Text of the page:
The ethic of service to others as vital as ever in the past
I have been thinking a lot about coronavirus and how the world has suddenly become reacquainted with the oldest travelling companion of human history: existential dread and the fear of unavoidable disease.
The world is urgently striving to find a vaccine and by and large the people of our modern world of all races, all faiths and in all continents I see as psychologically underequipped as understanding and tackling the coronavirus pandemic.
The various faiths, however, have actually handled epidemics for over 2000 years in the form of one plague or another.
Today, practical theologies says much about care, sacrifice and the community and are as vital now as ever in the past.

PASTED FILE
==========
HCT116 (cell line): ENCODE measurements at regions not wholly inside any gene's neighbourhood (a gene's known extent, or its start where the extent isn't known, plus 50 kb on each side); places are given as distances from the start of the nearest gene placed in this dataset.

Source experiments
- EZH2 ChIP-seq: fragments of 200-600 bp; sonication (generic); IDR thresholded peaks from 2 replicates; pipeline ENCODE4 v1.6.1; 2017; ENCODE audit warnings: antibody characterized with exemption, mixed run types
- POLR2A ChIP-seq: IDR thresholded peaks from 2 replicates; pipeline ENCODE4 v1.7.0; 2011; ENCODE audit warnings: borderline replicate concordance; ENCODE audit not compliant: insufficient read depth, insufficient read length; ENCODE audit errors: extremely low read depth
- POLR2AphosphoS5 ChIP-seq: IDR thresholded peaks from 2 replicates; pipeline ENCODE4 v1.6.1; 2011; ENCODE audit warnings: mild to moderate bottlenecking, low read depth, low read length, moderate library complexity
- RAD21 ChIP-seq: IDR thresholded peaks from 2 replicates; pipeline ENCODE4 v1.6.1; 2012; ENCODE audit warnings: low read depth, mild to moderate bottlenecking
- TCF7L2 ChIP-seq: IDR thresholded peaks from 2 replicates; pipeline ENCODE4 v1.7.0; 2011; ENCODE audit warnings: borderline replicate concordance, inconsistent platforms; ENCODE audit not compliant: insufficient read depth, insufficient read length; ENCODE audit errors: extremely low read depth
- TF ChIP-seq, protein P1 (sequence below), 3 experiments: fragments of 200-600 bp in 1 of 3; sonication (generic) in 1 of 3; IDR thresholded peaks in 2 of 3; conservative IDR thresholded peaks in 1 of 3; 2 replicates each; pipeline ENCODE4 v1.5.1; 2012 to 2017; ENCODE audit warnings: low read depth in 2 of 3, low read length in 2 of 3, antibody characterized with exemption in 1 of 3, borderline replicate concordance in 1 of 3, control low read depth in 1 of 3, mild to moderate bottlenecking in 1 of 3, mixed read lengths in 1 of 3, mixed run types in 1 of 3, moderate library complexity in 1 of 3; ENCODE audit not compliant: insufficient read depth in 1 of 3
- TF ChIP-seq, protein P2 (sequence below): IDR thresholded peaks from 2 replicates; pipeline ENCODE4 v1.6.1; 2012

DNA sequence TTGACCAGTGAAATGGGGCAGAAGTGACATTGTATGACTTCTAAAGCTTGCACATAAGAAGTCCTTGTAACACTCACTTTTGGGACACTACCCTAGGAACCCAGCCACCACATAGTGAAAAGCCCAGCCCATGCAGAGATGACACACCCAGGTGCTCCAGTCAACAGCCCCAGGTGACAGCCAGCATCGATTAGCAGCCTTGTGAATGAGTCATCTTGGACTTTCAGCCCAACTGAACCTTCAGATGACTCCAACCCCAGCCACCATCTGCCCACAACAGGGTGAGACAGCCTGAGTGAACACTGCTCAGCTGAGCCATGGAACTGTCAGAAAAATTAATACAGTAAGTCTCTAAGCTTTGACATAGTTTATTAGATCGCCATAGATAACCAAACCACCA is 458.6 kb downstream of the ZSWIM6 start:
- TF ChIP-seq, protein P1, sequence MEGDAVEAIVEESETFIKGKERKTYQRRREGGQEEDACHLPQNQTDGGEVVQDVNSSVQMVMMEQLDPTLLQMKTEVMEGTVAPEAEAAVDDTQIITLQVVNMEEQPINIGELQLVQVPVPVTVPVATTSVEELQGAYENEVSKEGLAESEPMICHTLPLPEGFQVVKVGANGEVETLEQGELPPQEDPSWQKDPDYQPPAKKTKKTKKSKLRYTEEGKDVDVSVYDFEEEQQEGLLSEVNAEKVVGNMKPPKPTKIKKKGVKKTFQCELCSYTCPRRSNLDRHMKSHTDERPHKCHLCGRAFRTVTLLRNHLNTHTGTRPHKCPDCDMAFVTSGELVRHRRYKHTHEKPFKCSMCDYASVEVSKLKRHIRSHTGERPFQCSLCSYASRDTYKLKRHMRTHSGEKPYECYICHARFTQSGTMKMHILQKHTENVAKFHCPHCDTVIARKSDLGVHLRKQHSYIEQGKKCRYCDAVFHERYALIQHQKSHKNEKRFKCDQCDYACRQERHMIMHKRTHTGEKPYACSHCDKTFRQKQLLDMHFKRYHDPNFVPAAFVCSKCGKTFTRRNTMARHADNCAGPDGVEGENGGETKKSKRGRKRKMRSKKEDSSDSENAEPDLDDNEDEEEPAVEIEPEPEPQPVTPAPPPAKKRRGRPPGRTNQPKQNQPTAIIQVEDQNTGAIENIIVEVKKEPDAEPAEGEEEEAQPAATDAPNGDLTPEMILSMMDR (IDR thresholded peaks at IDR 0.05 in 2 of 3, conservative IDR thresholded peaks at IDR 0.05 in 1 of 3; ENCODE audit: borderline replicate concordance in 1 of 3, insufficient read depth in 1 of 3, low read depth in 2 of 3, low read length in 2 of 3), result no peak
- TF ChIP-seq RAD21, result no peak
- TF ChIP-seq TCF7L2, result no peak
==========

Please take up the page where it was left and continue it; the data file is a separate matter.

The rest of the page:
In thinking about care, and care for others and a time when infectious disease could pose risks to our doctors, nurses and care workers in the Solomon Islands should coronavirus cross our borders, I came across some words by Lyman Stone, a research fellow at the Institute for Family Studies and an advisor at the consulting firm Demographic Intelligence, presumably in the United States.
Mr. Stone said recently, “Be eager to sacrifice for others, even at the cost of your own life. Obsessively maintain a scrupulous hygienic routine to avoid infecting others. Maintain a lifeline to a meaningful human community that can care for your mind and soul. These are the guiding stars that have shepherded Christians through countless plagues for millennia. As the world belatedly wakes up to the fact that the age of epidemics is not over, these ancient ideas still have modern relevance.”
“The Christian motive for hygiene and sanitation does not arise in self-preservation but in an ethic of service to our neighbor.”